Evora in Portugal’s Alentejo region

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The fountain in the Giraldo square in central Evora. Credit: Ivo Emanuel Gonçalves

After escaping the flea-ridden room in Albufeira (feira means festival in Portuguese) we took a bus to Faro and then a train to Evora, in the Alentejo region. Evora was a delight – in the mountains and a museum-city, now a UNESCO

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The Temple of Diana buit in the 2nd century AD. Credit: Pufacz

World Heritage Site. There has been a town there since the time of the Celts, who named it Ebora, and one of the most famous monuments of the Roman temple of Diana in the town. It is a ruin, but some of the columns still remain. The food was excellent – pork and clams being a traditional Alentejo dish and I recall one memorable meal when I asked for a wild duck dish, and my chef friend decided on the pork and clams. We should have been conscious of our mistake when the young waiter who prided himself on his spoken English, suggested that we started with the pork dish and then have the duck. However at the time we were tucking into the fresh bread and cheeses I suspect and weren’t paying attention. There were carafes of wine too of course. The size of the dishes was ridiculous and two people could easily share a portion. The pork dish duly arrived and it was enormous! We then had the duck, after a long pause, and failed on a dessert, but kept on quaffing.

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Pork and clams, a traditional dish from Portugal’s Alentejo region. Credit:Rui Ornelas

 By the time we paid the bill – well after midnight, I waddled out of the restaurant and rolled downhill to the hotel we were staying in. At least we didn’t have to go outside the confines of the old walled town!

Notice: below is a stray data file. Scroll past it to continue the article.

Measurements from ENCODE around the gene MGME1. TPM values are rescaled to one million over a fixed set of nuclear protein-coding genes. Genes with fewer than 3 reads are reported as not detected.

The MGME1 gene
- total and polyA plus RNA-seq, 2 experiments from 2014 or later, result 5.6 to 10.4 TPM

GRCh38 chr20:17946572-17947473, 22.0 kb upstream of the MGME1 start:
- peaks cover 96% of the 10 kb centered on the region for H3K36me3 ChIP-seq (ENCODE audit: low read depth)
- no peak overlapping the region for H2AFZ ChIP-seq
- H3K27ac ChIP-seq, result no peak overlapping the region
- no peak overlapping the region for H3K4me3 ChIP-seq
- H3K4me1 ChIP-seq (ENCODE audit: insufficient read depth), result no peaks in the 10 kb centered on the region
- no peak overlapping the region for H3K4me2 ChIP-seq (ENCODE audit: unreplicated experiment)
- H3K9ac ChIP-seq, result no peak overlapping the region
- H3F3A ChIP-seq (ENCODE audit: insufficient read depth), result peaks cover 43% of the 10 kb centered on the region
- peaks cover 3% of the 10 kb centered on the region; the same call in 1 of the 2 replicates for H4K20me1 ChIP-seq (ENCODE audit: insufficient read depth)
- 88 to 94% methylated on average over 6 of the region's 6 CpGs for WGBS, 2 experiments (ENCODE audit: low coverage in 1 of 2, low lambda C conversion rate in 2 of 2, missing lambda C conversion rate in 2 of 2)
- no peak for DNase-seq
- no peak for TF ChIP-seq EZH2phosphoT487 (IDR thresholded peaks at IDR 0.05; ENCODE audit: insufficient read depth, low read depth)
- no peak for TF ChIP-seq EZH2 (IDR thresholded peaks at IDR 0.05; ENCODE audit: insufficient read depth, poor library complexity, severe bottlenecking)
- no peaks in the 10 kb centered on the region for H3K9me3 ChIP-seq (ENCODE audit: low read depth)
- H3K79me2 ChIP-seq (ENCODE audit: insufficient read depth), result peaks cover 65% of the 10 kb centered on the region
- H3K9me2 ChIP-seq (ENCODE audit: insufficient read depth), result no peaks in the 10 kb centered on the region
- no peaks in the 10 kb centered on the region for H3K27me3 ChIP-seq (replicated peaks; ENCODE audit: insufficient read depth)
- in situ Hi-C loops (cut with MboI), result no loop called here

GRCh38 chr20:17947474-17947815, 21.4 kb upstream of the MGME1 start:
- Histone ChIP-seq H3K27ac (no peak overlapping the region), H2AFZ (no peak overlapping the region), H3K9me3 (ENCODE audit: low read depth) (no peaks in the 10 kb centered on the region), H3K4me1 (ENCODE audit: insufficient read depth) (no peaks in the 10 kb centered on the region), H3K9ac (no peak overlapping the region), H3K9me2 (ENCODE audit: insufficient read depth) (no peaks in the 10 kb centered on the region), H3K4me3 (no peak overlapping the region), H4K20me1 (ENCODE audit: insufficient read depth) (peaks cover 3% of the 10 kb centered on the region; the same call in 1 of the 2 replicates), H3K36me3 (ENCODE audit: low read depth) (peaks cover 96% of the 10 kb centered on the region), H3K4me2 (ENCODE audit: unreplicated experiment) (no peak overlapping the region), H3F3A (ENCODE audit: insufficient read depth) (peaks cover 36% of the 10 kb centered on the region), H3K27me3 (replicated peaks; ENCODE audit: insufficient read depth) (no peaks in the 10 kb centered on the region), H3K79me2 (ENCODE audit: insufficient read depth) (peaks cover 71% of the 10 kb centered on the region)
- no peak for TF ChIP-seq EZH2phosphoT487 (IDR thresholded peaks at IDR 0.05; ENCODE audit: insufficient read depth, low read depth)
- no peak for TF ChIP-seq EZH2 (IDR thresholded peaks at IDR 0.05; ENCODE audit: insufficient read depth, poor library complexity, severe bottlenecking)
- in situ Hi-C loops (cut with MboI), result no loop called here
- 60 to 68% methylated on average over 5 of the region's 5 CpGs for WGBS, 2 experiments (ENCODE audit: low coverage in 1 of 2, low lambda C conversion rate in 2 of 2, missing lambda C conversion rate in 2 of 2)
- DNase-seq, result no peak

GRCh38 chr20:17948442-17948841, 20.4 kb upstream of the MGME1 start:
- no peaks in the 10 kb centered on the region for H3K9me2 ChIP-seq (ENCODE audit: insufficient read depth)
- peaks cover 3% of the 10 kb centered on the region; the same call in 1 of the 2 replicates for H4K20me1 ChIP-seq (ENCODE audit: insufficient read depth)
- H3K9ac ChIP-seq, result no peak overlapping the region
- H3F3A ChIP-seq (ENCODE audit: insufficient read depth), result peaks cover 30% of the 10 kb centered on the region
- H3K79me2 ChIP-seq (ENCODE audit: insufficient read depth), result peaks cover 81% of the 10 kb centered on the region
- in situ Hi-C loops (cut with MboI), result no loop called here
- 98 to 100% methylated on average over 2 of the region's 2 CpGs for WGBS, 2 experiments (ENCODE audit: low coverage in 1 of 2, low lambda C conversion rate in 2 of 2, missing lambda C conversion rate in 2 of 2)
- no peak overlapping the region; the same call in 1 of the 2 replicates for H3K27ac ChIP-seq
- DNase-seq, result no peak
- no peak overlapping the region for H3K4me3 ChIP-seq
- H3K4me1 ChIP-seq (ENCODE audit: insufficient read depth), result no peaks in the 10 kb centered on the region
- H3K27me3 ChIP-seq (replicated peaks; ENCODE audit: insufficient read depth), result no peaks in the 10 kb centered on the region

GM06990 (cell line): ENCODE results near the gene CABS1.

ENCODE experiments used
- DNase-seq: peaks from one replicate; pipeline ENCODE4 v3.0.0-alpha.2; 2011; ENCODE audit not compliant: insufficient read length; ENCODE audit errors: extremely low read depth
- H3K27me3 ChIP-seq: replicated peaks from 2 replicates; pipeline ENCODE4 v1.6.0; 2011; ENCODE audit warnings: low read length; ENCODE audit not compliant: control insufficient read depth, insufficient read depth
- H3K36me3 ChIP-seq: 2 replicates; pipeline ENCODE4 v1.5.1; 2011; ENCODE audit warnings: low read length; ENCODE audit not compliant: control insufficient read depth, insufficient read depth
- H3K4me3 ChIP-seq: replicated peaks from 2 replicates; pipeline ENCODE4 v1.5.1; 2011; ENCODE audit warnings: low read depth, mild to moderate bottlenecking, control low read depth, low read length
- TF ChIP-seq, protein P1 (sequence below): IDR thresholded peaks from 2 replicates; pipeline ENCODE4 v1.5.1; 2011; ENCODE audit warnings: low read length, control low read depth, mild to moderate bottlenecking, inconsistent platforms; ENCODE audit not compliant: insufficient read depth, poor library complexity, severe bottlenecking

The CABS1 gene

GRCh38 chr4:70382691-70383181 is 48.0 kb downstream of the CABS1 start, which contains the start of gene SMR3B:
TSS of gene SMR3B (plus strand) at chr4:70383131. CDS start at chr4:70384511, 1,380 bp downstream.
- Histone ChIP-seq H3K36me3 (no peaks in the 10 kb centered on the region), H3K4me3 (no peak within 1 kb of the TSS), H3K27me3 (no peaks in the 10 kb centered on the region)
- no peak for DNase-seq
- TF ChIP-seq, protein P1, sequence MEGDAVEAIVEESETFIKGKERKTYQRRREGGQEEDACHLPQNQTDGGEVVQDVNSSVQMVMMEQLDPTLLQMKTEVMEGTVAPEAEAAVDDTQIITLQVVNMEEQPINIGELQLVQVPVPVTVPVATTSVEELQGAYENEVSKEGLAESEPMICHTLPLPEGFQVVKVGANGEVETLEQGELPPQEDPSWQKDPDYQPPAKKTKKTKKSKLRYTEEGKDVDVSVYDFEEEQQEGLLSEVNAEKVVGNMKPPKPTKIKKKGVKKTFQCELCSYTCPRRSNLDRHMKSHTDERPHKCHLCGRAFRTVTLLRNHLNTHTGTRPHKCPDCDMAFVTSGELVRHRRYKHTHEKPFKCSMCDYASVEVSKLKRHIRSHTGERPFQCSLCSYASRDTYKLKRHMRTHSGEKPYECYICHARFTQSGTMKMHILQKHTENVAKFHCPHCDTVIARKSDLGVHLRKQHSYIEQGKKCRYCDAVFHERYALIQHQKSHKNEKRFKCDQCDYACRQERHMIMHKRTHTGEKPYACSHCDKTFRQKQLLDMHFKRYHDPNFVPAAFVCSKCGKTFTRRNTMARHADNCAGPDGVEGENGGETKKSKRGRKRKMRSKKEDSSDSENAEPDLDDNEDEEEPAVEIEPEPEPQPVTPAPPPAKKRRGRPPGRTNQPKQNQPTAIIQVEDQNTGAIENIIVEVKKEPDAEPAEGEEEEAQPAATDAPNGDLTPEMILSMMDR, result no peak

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Cork oaks in Portugal’s Alentejo. Credit: Georges Jansoone

The trip itself was impressive as we went through cork oak (Quercus ruber) forests and saw men stripping the cork from the trees. The scenery was truly amazing, with stork nests on electricity pylons all along the railway route. There were platforms on the pylons especially for the storks.

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One of the small railwya stations in Portugal’s Alentejo province. Credit: Nuno Morão

The little railway stations were hardly what you would recognize as such. They had gardens full ot red bell peppers and chilli peppers used in piri-piri sauce. I was told that the secret of making this is to add whisky to it. The station master would come out and wave a flag and the train would move off and I guess that was the station master’s job over for the day. I was impressed because we had to change trains, at one point in the middle of nowhere, and there was our next train, waiting for us on the opposite platform which was about 2 feet away from where we got off our original train. Brilliant! You wouldn’t get that kind of connection from a railway company in the UK.

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One of the older streets in Evora with wrought-iron balcony and white-washed houses.Credit: Luiyo from Madrid, Spain

It wasn’t difficult to find a room as it was the winter season and so we haggled a little at a Best Western Hotel and got a room for a ridiculously low price.

I thoroughly enjoyed our stay in Evora and would recommend it to everyone. The architecture there had a significant influence on architecture in Brazil, and it has quaint whitewashed buildings (as do those on the Greek Cycladic islands), with the old town still with buildings from the 16th and 18th centuries. Evora was the residence of Portuguese kings and this is still apparent. If you go to Portugal try to take in some of the Alentejo region.

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About lynnee8

I have travelled extensively both for business (I am a teacher and teacher-trainer of English as a Foreign Language) and pleasure. I have just come back from Pakistan where I lived for 4 years. I love Greece and have lived there for more than 10 years although not all at one time.
This entry was posted in eating and drinking, Portugal, Travel and tagged , , , , . Bookmark the permalink.

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